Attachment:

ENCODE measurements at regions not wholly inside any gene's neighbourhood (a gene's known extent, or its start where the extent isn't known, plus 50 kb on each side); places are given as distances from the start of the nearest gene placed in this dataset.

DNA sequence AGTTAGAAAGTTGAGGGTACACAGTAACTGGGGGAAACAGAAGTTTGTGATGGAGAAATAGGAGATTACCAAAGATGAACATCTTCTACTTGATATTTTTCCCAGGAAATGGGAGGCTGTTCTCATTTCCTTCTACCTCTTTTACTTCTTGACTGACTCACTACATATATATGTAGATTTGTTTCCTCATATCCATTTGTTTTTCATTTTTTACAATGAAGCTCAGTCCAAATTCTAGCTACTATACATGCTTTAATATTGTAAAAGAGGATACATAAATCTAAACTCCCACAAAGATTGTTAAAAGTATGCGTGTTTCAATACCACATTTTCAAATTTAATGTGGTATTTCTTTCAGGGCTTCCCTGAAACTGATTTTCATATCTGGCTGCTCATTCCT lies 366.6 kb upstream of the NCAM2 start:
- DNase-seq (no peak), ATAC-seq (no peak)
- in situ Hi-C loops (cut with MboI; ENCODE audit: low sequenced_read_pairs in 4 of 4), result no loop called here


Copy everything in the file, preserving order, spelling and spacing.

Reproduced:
ENCODE measurements at regions not wholly inside any gene's neighbourhood (a gene's known extent, or its start where the extent isn't known, plus 50 kb on each side); places are given as distances from the start of the nearest gene placed in this dataset.

DNA sequence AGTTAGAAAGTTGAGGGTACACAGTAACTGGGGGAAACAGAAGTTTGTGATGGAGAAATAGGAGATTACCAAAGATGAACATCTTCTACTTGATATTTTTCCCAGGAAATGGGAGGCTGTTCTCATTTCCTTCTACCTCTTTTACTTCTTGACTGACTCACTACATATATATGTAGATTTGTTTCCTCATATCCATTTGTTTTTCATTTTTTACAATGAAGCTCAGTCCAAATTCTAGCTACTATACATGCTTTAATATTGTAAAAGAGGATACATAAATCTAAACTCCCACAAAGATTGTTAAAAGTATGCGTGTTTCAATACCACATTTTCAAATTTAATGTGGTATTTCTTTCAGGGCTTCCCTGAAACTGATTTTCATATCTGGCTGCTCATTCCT lies 366.6 kb upstream of the NCAM2 start:
- DNase-seq (no peak), ATAC-seq (no peak)
- in situ Hi-C loops (cut with MboI; ENCODE audit: low sequenced_read_pairs in 4 of 4), result no loop called here